BOOK REVIEW by ANA REYES
Ava Leavell Haymon’s latest book, Eldest Daughter, explores relationships between daughters and fathers on multiple levels, including real, spiritual, and allegorical.
BOOK REVIEW by ANNA WILSON
Matt Kish illustrates Joseph Conrad’s Heart of Darkness and The Desert Places, a hybrid text by Amber Sparks and Robert Kloss.
BOOK REVIEW by STEPHANIE ALEXANDER
Like the John Donne collection of the same name, Muldoon is concerned here with the slippery, shifting distinctions between song and sonnet—and, indeed, readers should check their preconceptions of what either form should do at the door.
BOOK REVIEW by RACHEL VANSICKLE
Imagine the 1960s segregation between Whites and Blacks in which peaceful protest has failed and one group has claws.
BOOK REVIEW by MIN KANG
With unapologetic pursuit of pleasure paired with a wink and a nod to the empowering gesture of a visit to the women’s clinic, the poem insists that change cannot occur unless some “SHIT GOES DOWN.”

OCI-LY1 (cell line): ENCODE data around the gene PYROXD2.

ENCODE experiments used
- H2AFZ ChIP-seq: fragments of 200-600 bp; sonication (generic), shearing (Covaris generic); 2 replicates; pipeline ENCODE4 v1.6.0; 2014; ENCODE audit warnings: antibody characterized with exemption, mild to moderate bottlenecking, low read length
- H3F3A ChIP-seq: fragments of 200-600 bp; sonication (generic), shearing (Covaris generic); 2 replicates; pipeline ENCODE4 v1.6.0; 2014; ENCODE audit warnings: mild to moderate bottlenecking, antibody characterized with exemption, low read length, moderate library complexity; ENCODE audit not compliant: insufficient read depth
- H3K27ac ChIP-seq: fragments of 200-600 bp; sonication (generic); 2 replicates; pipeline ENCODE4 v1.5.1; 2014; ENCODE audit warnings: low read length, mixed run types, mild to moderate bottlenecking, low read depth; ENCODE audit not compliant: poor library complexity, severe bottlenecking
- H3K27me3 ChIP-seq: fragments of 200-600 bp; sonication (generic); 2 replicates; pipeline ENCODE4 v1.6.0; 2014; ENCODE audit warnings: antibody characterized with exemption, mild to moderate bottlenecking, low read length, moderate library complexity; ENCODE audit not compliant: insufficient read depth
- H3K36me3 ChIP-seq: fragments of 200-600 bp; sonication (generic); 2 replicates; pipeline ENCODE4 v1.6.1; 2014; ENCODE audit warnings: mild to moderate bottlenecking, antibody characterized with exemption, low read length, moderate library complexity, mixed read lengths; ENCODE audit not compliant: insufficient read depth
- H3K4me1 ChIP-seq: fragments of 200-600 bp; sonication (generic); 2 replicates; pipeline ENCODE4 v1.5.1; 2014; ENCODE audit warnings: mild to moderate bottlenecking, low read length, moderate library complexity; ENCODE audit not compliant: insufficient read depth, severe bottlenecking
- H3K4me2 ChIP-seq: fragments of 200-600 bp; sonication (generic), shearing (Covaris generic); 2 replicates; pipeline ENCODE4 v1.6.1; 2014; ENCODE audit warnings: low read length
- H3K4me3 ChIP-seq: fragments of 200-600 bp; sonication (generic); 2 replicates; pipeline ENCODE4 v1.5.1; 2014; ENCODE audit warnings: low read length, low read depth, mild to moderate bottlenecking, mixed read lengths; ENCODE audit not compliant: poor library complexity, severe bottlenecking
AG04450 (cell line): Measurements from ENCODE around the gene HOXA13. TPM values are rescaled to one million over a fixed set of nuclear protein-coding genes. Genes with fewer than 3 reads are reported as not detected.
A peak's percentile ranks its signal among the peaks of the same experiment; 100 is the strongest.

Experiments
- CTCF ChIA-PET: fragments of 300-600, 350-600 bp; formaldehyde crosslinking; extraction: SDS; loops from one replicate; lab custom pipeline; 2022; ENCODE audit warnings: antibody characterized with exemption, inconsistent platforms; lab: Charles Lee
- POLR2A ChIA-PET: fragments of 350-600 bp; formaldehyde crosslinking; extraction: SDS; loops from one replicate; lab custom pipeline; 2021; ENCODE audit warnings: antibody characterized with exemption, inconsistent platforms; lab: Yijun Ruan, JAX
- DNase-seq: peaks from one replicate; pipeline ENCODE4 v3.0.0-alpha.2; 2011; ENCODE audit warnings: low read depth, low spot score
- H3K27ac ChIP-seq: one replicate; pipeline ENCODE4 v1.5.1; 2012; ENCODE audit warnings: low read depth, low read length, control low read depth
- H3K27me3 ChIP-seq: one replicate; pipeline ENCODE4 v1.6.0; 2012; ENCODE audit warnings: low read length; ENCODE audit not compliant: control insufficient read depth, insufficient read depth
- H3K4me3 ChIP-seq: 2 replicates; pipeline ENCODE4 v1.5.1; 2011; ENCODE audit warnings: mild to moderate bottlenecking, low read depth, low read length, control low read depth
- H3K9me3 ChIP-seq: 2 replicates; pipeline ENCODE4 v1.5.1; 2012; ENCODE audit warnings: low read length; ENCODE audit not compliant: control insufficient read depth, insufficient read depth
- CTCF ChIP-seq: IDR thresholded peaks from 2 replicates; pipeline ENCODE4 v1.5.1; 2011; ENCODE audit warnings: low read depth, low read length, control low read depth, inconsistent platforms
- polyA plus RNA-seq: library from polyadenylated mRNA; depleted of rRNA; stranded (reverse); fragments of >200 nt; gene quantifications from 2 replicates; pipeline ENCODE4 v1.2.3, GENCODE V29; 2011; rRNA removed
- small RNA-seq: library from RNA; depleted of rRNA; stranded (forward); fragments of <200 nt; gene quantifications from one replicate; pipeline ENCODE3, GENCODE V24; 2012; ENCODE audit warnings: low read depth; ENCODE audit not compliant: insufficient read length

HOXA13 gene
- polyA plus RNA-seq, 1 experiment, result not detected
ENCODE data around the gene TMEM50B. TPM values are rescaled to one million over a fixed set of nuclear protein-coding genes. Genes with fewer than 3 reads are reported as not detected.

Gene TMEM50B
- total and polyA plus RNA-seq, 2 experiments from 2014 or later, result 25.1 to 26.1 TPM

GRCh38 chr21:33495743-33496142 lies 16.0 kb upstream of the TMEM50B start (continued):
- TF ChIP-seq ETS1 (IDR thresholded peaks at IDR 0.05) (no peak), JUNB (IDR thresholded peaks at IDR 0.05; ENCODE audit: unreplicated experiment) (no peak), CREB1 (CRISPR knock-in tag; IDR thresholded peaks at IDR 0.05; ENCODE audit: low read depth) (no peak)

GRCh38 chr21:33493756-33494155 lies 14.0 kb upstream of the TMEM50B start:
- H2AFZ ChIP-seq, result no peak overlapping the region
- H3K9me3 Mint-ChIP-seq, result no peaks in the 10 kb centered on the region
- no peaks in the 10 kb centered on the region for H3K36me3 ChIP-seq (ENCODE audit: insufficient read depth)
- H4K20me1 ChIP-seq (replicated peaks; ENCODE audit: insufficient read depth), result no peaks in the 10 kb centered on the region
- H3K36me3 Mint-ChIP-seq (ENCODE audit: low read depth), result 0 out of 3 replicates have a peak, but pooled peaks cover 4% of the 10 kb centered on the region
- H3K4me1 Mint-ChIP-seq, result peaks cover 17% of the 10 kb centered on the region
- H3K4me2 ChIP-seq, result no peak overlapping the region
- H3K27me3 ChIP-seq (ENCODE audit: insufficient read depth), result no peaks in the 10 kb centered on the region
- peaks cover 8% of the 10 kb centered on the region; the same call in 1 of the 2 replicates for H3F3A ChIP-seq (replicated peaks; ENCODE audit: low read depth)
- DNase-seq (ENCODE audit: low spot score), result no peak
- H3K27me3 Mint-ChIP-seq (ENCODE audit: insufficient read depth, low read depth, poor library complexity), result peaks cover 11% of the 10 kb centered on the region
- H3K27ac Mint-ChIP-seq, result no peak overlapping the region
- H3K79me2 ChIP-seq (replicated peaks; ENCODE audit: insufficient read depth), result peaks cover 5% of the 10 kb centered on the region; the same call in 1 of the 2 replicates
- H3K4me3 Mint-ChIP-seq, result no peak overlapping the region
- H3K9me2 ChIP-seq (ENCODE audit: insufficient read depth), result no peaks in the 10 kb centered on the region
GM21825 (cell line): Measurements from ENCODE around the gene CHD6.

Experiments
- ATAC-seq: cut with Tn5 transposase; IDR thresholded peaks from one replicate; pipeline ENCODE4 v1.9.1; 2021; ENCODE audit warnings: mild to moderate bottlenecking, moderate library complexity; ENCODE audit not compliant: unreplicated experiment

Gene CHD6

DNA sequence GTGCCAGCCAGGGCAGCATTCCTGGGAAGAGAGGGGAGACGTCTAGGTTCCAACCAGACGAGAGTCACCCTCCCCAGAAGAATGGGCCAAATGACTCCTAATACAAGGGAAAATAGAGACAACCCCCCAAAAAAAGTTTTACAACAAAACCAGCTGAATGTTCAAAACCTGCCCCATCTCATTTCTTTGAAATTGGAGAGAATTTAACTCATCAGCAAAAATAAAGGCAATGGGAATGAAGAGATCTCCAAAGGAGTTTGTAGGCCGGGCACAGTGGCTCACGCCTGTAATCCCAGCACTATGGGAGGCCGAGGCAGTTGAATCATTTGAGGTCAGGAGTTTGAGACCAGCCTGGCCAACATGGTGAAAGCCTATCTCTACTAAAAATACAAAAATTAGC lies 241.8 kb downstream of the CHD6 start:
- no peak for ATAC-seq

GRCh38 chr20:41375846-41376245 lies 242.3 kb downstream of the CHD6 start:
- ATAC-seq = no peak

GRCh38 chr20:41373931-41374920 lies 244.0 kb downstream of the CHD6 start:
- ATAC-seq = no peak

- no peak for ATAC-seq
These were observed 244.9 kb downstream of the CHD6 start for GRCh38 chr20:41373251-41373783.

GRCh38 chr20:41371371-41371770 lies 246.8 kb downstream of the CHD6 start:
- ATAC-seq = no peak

BOOK REVIEW by BILL CHRISTOPHERSEN
Dick Lourie, blues saxophone player and poet, has been to the Crossroads.
BOOK REVIEW by CHRISTOPHER SHIPMAN
Rick Lott has given us a collection of poems that doesn’t need to venture away from the priority of the image to show us what poetry does best, that poetry by nature is an experiment with the self in relation to the world.
BOOK REVIEW by JENNIFER TAMAYO
The best way to read An Easy Place / To Die is while walking. Vincent Cellucci’s first collection of poems is a marathon of scattered words, bits, specks of sounds, and people experiencing a somewhat communal catastrophe.
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